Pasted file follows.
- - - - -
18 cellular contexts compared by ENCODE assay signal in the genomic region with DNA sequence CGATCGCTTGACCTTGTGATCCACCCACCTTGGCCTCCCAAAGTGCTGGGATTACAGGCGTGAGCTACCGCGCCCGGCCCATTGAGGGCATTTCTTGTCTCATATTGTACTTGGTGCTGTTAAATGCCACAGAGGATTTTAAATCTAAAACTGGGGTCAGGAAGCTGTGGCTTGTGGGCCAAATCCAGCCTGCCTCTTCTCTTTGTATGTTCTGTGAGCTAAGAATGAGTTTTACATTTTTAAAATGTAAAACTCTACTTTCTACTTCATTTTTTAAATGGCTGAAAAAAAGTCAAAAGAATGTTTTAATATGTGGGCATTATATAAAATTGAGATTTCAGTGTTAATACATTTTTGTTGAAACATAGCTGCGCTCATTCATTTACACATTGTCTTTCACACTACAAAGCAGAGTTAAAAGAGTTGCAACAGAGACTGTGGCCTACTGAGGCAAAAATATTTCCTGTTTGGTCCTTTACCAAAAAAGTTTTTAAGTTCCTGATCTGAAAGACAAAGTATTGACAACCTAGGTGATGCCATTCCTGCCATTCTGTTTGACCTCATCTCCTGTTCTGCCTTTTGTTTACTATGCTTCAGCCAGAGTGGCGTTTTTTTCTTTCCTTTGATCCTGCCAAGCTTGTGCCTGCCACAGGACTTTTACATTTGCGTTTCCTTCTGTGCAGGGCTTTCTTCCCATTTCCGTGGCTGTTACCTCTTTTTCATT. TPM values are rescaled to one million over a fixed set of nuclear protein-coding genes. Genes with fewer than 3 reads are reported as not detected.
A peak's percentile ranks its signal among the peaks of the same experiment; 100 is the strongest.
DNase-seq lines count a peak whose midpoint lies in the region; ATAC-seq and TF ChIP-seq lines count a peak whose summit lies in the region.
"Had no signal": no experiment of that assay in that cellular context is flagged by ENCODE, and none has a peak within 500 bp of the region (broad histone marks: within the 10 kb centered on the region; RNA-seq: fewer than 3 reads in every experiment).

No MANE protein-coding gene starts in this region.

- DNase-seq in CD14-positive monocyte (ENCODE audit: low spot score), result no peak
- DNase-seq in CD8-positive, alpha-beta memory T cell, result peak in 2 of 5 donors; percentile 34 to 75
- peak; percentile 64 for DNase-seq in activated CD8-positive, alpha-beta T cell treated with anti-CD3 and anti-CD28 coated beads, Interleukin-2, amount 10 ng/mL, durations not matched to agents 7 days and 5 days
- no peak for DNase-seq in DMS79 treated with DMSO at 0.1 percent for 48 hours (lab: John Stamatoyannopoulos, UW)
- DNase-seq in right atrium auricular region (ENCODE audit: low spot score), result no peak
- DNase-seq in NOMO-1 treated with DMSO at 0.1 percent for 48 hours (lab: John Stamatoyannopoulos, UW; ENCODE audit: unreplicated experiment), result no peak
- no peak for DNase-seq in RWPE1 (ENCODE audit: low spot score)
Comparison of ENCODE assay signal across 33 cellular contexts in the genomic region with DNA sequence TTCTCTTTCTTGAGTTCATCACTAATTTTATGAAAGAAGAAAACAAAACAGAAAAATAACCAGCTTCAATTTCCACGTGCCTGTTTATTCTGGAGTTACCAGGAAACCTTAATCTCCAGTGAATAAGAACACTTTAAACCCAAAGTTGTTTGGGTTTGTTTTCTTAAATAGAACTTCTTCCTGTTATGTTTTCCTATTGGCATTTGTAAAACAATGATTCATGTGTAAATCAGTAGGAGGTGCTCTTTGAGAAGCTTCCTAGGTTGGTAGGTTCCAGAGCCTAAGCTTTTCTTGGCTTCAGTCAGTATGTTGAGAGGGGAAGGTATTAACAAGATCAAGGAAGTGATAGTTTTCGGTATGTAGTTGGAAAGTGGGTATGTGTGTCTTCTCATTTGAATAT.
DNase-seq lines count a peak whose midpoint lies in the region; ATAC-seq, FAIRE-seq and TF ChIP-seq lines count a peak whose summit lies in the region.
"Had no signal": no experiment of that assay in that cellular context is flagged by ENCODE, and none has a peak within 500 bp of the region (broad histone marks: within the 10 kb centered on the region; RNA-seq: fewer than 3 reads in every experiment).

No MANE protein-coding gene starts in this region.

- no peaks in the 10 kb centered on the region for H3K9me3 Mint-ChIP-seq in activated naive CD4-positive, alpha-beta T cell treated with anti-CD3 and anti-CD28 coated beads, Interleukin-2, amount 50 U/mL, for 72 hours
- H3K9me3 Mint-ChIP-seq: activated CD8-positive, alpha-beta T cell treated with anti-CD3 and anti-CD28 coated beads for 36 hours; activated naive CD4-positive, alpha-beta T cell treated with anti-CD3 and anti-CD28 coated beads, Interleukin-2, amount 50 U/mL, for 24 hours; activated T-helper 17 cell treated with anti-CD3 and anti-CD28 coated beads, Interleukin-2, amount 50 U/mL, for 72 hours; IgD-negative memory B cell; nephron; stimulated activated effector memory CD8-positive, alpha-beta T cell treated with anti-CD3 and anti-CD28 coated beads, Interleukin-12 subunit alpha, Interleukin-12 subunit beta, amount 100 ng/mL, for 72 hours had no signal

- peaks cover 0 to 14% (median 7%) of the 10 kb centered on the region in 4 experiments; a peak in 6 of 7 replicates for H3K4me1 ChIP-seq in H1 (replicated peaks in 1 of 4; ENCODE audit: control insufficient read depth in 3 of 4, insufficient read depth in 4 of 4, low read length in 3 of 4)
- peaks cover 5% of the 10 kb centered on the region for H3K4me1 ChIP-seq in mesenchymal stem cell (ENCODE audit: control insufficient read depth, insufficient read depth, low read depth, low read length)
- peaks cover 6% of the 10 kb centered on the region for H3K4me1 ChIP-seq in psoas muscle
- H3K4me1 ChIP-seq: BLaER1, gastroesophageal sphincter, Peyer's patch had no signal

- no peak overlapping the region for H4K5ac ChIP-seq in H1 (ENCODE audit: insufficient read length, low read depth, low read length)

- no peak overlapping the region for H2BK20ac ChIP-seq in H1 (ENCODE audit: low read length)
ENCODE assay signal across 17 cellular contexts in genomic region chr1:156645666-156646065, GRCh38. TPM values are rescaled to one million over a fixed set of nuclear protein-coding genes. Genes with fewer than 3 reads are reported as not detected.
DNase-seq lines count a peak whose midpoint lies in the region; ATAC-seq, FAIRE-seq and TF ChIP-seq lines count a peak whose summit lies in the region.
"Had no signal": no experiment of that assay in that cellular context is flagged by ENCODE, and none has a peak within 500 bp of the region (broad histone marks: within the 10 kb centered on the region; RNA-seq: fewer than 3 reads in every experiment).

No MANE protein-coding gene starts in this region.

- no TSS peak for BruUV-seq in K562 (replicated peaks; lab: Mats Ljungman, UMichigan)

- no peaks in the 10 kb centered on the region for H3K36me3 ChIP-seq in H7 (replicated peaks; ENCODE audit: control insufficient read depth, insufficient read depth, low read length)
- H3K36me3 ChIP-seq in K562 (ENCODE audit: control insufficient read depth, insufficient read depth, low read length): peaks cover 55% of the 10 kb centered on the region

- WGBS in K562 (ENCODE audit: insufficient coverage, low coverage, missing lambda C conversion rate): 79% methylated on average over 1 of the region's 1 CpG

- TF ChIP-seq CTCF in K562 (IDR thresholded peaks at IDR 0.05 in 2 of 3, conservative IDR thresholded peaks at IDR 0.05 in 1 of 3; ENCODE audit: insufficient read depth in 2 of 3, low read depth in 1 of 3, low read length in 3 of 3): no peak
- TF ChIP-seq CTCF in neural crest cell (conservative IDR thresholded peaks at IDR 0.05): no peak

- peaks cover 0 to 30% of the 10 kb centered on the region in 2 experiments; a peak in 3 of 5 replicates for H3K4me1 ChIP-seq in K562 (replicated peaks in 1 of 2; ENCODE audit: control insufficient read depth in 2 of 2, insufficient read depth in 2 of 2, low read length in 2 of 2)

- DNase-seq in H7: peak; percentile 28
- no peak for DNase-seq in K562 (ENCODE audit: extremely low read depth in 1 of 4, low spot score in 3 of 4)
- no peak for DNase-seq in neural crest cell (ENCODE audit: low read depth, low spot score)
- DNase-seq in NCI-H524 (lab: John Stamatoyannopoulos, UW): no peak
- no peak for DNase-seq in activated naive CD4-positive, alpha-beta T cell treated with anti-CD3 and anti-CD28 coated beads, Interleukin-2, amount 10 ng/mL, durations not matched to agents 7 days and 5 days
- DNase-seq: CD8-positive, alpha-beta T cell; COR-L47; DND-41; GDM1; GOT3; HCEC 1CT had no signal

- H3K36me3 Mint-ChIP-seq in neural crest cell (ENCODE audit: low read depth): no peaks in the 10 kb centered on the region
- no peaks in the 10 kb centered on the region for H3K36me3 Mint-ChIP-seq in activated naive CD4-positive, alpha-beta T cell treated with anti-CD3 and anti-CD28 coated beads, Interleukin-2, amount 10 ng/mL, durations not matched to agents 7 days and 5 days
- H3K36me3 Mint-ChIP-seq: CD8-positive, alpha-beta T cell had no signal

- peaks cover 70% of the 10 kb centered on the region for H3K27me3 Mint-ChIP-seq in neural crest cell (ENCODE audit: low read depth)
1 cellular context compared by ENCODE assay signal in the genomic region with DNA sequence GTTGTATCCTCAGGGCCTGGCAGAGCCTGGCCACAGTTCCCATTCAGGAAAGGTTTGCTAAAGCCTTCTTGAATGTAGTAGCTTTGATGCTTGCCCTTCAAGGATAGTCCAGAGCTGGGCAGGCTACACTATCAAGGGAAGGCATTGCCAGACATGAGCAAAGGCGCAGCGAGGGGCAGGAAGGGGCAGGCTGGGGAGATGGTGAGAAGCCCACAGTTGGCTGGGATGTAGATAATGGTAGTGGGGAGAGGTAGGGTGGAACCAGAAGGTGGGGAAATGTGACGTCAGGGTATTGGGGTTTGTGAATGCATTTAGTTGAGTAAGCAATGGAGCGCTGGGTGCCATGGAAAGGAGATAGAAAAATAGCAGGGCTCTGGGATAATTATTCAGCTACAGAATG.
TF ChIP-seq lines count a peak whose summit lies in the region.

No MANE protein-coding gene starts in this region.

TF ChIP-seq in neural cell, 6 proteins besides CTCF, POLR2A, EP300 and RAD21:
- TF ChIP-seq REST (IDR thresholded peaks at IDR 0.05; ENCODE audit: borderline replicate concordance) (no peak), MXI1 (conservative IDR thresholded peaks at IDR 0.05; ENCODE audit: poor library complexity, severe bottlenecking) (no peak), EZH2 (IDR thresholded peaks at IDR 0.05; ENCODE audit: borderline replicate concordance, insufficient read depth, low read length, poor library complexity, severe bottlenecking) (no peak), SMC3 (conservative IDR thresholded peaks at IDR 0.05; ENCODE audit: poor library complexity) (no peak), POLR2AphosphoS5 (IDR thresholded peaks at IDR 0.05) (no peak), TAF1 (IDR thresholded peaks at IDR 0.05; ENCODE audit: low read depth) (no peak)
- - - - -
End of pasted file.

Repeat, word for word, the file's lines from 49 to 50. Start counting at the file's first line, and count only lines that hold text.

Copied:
TF ChIP-seq in neural cell, 6 proteins besides CTCF, POLR2A, EP300 and RAD21:
- TF ChIP-seq REST (IDR thresholded peaks at IDR 0.05; ENCODE audit: borderline replicate concordance) (no peak), MXI1 (conservative IDR thresholded peaks at IDR 0.05; ENCODE audit: poor library complexity, severe bottlenecking) (no peak), EZH2 (IDR thresholded peaks at IDR 0.05; ENCODE audit: borderline replicate concordance, insufficient read depth, low read length, poor library complexity, severe bottlenecking) (no peak), SMC3 (conservative IDR thresholded peaks at IDR 0.05; ENCODE audit: poor library complexity) (no peak), POLR2AphosphoS5 (IDR thresholded peaks at IDR 0.05) (no peak), TAF1 (IDR thresholded peaks at IDR 0.05; ENCODE audit: low read depth) (no peak)